Bad Dreams EP
Lyrics Born released his hand-numbered Bad Dreams EP during an Australian tour as a tasty limited edition for his growing fan base. The EP’s seven tracks emphasize the MC’s enormous accessibility while underscoring his underground roots. It’s this dichotomy that makes him so appealing: as a founding member of the legendary abstract hip-hop group Latyrx, as well as the Solesides label (which has since merged with DJ Shadow’s respected Quannum Projects), Lyrics Born has heaps of underground hip-hop street cred. At the same time, his solo material has an undeniable pop vibe that sounds just as appropriate on MTV as it does blaring from a cheap boom-box.
The rare one-two punch works. Featuring a plethora of hot, just-above-ground talent, Bad Dreams runs the gamut from traditional hip-hop to crooning R&B. Dan the Automator remixes “I’m Just Raw,” “Callin’ Out Remix” features E-40 and Casual and “Stop Complaining” displays the groovy jazz-influenced trip-hop of the mighty Morcheeba. For positive, upbeat, groovy music perfect for that house party you’ve been meaning to throw, this rare EP from a still-rising star is the answer. (Adam Fangsrud)
Lyrics Born plays The Other Side Friday, March 24, at 10 PM. Shovel opens. $15, or $13 in advance at Ear Candy and Rockin Rudy’s.
The Black Swans
The Black Swans’ EP Sex Brain is, as the title implies, about sex. It’s about the kind of sex that happens not on the Hollywood screen or on Cosmo’s glossy pages, but the kind that is too common for fetishists and so intimate it’s uncomfortable, and funny, like when someone gets caught picking their nose or farting in class.
Jerry DiCacca’s vocals support the voyeuristic vibe—there’s a folksy solitude to them (despite a six-musician backup), and an improvisational tone that sounds like an impassioned drunkard singing to an empty room at closing time. That’s not to say The Black Swans aren’t magnetic or talented, they certainly are. DiCacca’s ruminations on masturbation and the “dark plums” of his genitalia may seem like a case of too much information, but his guitar-picking, laced with Horace Roscoe’s soft saxophone and Noel Sayre’s sweet violin, offsets the blunt subject matter with angelic melodies.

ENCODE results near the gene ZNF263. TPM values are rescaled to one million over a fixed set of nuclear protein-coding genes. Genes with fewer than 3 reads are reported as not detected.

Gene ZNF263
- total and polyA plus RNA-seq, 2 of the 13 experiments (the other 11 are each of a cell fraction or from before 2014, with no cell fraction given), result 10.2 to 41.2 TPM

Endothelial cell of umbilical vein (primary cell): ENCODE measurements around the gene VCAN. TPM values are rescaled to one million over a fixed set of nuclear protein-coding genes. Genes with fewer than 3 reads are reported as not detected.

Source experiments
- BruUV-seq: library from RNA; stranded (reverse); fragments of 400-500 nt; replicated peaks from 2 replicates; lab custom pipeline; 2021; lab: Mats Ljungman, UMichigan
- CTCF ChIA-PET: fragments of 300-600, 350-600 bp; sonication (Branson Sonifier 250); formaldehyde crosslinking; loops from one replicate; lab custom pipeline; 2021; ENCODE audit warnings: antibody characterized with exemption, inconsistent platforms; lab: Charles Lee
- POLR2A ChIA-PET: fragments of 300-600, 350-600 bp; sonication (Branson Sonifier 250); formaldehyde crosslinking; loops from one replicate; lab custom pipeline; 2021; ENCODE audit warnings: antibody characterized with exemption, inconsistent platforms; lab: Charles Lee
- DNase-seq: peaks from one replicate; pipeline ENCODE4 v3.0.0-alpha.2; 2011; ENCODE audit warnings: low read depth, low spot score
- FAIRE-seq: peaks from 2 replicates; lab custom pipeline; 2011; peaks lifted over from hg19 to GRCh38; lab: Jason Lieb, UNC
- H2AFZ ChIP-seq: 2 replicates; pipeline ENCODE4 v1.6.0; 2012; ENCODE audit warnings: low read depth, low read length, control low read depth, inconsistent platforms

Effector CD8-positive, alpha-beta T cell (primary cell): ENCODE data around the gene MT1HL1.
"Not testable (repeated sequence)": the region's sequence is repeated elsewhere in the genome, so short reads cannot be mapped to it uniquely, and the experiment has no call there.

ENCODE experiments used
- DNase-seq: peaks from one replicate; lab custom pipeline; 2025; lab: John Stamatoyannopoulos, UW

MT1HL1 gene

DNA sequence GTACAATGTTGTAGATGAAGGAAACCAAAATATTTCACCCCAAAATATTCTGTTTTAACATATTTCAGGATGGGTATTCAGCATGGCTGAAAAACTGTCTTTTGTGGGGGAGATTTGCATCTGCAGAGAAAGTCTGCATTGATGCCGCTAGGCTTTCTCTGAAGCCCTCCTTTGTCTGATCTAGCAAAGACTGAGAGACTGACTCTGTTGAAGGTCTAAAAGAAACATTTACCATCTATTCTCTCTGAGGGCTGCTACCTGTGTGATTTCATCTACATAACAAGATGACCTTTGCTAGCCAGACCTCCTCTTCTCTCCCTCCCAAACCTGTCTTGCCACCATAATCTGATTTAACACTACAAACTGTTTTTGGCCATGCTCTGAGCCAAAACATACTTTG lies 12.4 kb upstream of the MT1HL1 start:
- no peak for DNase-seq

Though slow, sometimes to the point of distraction, Sex Brain is a private portal to tunes demure and disturbing enough that you just can’t turn away. (Erika Fredrickson)
The Black Swans play Higgins Alley Upstairs Saturday, March 25, at 9 PM. Pillar Saints, Jessica Kilroy and Travis Sehorn open. $5.
It’s not a long road from Rhett Miller’s better-known role as frontman of the cow-pop Old 97’s (currently on hiatus) to his current gig as a slicked-up solo rocker, but the traveling sure does seem to change things. The Old 97’s started as Dallas bar rockers who sang nifty hooks about love and loss—songs that felt dusty, scuffed and ragged, like the catchy twang of 1995’s “Big Brown Eyes.” Miller keeps to similar source material on his second solo album, The Believer—including rehashes of a few B-sides from the ol’ band itself—but these tracks have been spit-shined and prettified in a way that makes you think Miller’s looking to leave something behind.
The title track raises melancholy memories of Elliott Smith; “My Valentine” is a would-be grinder refashioned as power-pop; and, in maybe the best example, “Question,” the popular stripped-down acoustic ditty from the band’s 2001 release, Satellite Rides, has been revamped for the album’s closer with echoed vocals and orchestral overtones. It’s the perfect ending for The Believer: evidence of Miller’s roots, but so thick with glitz—and piano and strings—that you hardly recognize it. (Skylar Browning)
Drop the Lime
Shot Shot Hearts
Luca Venezia spent his youth partying it up at raves all over New York City, New Jersey, Brooklyn and surrounding environs, and his music as Drop the Lime makes it readily apparent that the drugs really took hold. After gaining a solid foothold in the breakcore scene and mangling that sound into the hyperfast, insanely complex noise that graced his debut This Means Forever, it almost seemed like any subsequent recordings would be the musical equivalent of beating a dead horse. Thankfully, Shot Shot Hearts stretches his sound into totally unexpected terrain.
Although the disc begins with Drop the Lime’s typical breakbeat brutality and vocoded screaming, it progresses further and further into a bizarre, sludgy hybrid of soul music and hardcore dubstep. In an equally surprising twist, this EP also showcases Venzia’s vocals—whereas little more than screams passed through his gleaming gold teeth (no joke) on previous efforts, Shot Shot Hearts shows he can actually belt out serious, lady-wooing crooning. In the context of his unusual musical arrangements, this creates a strangely appealing whole, making Shot Shot Hearts something like post-apocalyptic make-out music for irradiated mutants. (Adam Fangsrud)